SANTA BARBARA, Calif — One of the oldest experimental surveying techniques in the book is to ask participants to answer a question as quickly as possible, without overthinking their response. This technique is intended to uncover people’s true beliefs or thoughts on a subject, but a new study finds that asking people to answer questions under a time constraint usually results in a socially desirable answer instead of a truthful response.
After performing a series of experiments on the matter, researchers from the University of California, Santa Barbara say their results raise some serious questions about a tactic scientists have been using for decades.
“The method of ‘answer quickly and without thinking’, a long staple in psychological research, may be doing many things, but one thing it does is make people lie to you and tell you what they think you want to hear,” says study co-leader John Protzko, a cognitive scientist at UCSB, in a release. “This may mean we have to revisit the interpretation of a lot of research findings that use the ‘answer quickly’ technique.
“The idea has always been that we have a divided mind — an intuitive, animalistic type and a more rational type,” he continues. “And the more rational type is assumed to always be constraining the lower order mind. If you ask people to answer quickly and without thinking, it’s supposed to give you sort of a secret access to that lower order mind.”
The research team’s first experiment involved 10 yes-or-no questions or statements. Participants were separated into two groups; one group only had a maximum of 11 seconds to answer whether or not they agreed with each statement, while the second group was allowed to take as long as they wanted. Examples of such statements include: “I sometimes feel resentful when I don’t get my way,” and “No matter who I’m talking to, I’m always a good listener.”
The fast-answering group was found to be much more likely to give socially acceptable answers, while the group with no time constraint showed more of a tendency to deviate from such responses.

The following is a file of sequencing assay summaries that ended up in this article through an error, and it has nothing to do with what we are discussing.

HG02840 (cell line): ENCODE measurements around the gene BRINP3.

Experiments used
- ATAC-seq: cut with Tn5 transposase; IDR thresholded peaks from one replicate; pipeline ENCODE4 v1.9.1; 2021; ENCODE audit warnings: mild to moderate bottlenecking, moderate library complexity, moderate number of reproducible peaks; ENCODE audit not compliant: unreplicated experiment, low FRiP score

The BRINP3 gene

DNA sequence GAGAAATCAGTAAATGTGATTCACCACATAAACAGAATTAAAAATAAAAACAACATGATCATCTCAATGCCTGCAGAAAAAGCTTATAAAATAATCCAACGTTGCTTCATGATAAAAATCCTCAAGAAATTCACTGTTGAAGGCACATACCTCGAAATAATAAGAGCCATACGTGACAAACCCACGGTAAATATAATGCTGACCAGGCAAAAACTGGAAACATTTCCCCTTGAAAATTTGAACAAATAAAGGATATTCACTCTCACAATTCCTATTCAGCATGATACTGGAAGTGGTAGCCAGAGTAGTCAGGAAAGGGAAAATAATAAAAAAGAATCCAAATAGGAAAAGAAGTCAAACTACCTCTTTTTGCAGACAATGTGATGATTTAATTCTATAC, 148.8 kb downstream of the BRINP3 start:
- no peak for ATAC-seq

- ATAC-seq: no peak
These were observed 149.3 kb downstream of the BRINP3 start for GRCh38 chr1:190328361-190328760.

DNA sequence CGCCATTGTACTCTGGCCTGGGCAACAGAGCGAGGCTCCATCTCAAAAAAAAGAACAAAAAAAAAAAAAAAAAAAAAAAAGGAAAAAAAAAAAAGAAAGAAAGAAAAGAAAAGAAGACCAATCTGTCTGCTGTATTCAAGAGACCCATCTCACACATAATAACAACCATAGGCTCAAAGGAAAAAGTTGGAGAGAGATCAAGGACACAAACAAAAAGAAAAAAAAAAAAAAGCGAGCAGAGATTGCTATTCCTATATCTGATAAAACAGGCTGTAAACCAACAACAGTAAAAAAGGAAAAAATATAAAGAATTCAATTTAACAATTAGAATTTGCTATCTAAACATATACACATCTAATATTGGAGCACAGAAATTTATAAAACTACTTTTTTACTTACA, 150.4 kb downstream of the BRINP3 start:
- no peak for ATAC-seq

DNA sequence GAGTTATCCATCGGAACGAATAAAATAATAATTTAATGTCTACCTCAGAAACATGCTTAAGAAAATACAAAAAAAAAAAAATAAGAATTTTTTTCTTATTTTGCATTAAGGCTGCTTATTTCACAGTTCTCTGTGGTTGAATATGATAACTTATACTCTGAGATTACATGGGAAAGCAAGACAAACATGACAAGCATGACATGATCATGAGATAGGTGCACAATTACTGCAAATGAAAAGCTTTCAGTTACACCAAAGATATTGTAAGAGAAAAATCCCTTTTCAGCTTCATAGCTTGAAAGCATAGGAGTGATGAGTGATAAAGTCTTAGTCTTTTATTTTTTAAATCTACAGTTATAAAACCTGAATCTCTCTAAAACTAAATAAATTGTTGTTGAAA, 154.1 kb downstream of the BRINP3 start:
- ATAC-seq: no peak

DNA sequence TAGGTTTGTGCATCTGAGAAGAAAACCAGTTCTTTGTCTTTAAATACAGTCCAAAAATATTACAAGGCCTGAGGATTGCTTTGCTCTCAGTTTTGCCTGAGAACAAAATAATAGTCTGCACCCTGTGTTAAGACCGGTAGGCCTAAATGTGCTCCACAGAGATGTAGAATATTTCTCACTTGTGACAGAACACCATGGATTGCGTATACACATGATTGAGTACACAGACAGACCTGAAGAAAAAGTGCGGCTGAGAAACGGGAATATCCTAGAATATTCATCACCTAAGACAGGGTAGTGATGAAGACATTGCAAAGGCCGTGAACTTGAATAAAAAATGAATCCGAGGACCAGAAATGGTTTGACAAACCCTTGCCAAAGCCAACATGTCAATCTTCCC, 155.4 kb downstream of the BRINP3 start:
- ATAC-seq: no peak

Then, researchers conducted a second experiment, in order to determine if people give more socially acceptable answers under time constraints because they view themselves as a genuinely good person. The scientific term for this belief is “good-true-self bias.”
So, another group of participants were asked to answer the same questions or statements as the first group, but under a variety of different time constraints. Next, the study subjects were asked to participate in a social-judgment task intended to measure how much they believe good or bad behavior is derived from one’s true self. The study’s authors hypothesized that participants who scored lower on this task, indicating that they see themselves and others as a mix of good and bad qualities, would be less inclined to give socially desirable responses under time pressure.
However, they found that those who scored lower on the social-judgment task still responded in socially desirable ways under time constraints, disproving their hypothesis. So, these results suggest that time pressure does not reveal a person’s true self, beliefs, or motivations; if anything it is likely to cause people to misrepresent themselves in an effort to appear normal or good.
With all of these findings in mind, Protzko believes that people, when faced with a quick decision, fall back on a desire to appear good, even if that means lying. Moving forward, the research team want to examine previous studies that utilized the quick response method, in order to assess just how much people’s tendency to give socially desirable answers may have skewed results.
The study is published in Psychological Science.